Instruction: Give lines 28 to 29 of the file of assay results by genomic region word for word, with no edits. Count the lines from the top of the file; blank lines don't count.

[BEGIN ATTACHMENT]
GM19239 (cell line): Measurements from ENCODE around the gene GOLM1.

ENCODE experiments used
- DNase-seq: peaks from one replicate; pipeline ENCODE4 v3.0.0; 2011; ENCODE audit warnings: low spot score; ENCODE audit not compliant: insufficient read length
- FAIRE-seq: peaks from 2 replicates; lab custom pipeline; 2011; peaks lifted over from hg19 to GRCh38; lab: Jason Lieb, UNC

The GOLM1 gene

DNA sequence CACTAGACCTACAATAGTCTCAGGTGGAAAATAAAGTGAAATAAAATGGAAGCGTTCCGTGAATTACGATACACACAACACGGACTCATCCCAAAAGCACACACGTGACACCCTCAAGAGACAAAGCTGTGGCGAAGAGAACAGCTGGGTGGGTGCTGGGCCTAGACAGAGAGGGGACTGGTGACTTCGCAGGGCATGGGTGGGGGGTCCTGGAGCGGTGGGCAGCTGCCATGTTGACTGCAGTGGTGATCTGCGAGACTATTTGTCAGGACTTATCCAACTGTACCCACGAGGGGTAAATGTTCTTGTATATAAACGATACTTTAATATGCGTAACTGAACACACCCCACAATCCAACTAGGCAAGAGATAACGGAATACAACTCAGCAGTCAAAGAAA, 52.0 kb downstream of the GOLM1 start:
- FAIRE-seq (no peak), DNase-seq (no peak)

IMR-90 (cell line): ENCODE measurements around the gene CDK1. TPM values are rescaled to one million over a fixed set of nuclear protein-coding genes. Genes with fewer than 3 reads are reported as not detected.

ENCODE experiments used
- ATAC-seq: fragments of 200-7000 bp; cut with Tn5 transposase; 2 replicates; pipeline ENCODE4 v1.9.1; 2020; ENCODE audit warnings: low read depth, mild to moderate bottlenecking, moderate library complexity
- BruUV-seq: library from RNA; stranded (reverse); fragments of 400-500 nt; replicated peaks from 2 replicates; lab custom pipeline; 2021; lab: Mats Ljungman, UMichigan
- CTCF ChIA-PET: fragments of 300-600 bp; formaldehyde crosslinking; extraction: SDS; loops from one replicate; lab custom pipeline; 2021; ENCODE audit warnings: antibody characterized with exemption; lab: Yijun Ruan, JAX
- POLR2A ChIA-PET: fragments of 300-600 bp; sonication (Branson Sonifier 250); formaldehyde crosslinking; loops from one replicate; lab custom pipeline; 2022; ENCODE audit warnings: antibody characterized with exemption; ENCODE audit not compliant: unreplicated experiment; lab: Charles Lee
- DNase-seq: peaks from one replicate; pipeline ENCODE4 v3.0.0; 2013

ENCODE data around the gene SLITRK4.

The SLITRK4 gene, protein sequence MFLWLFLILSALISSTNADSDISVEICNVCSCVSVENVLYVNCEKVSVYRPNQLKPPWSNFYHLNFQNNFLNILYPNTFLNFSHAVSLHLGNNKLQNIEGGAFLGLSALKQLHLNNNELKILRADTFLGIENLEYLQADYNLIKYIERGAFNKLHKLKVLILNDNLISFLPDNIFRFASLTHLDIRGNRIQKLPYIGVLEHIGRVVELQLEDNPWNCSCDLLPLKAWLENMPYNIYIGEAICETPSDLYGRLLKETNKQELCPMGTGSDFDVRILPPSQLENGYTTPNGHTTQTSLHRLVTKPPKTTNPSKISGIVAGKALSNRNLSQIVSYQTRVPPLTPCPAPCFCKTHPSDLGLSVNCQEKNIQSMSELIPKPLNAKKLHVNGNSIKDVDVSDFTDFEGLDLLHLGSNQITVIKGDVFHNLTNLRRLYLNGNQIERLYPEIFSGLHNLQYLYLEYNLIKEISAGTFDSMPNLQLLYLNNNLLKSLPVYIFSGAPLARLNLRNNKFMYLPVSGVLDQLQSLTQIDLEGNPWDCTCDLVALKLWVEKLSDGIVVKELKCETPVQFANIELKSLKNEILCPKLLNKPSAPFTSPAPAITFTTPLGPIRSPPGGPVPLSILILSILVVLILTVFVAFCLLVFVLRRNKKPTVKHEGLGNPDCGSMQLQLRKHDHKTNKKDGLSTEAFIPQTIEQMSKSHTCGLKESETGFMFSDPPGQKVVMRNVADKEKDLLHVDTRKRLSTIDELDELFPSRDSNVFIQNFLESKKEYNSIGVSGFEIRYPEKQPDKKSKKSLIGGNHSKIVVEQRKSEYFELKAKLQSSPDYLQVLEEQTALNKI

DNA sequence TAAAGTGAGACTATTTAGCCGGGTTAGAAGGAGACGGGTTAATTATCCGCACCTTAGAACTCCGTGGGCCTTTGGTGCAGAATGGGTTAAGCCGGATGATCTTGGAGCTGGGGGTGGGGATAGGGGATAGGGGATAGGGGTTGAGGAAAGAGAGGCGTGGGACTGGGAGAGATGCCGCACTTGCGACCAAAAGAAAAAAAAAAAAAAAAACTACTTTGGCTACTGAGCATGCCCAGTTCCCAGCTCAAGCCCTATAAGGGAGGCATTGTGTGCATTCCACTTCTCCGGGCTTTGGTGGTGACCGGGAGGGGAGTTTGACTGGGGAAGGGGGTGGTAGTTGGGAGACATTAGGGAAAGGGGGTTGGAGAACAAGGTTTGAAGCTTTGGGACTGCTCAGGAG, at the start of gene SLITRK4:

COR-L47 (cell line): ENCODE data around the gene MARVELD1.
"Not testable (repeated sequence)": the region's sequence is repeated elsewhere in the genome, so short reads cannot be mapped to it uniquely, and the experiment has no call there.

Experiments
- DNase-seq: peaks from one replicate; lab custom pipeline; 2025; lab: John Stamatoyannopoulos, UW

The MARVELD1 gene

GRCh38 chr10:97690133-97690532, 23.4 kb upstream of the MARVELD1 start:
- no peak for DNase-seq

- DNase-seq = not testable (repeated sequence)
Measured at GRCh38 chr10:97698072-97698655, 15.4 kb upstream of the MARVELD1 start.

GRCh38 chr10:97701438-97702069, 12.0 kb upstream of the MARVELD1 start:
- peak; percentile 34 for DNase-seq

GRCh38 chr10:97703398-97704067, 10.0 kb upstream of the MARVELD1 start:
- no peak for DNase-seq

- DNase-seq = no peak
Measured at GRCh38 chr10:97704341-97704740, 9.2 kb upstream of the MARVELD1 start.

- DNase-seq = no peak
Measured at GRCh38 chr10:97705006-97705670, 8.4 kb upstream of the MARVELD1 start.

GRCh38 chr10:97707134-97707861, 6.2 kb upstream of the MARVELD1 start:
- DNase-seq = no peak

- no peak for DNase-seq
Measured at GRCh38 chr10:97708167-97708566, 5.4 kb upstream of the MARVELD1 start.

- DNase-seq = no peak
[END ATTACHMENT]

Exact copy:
- peak; percentile 34 for DNase-seq

GRCh38 chr10:97703398-97704067, 10.0 kb upstream of the MARVELD1 start: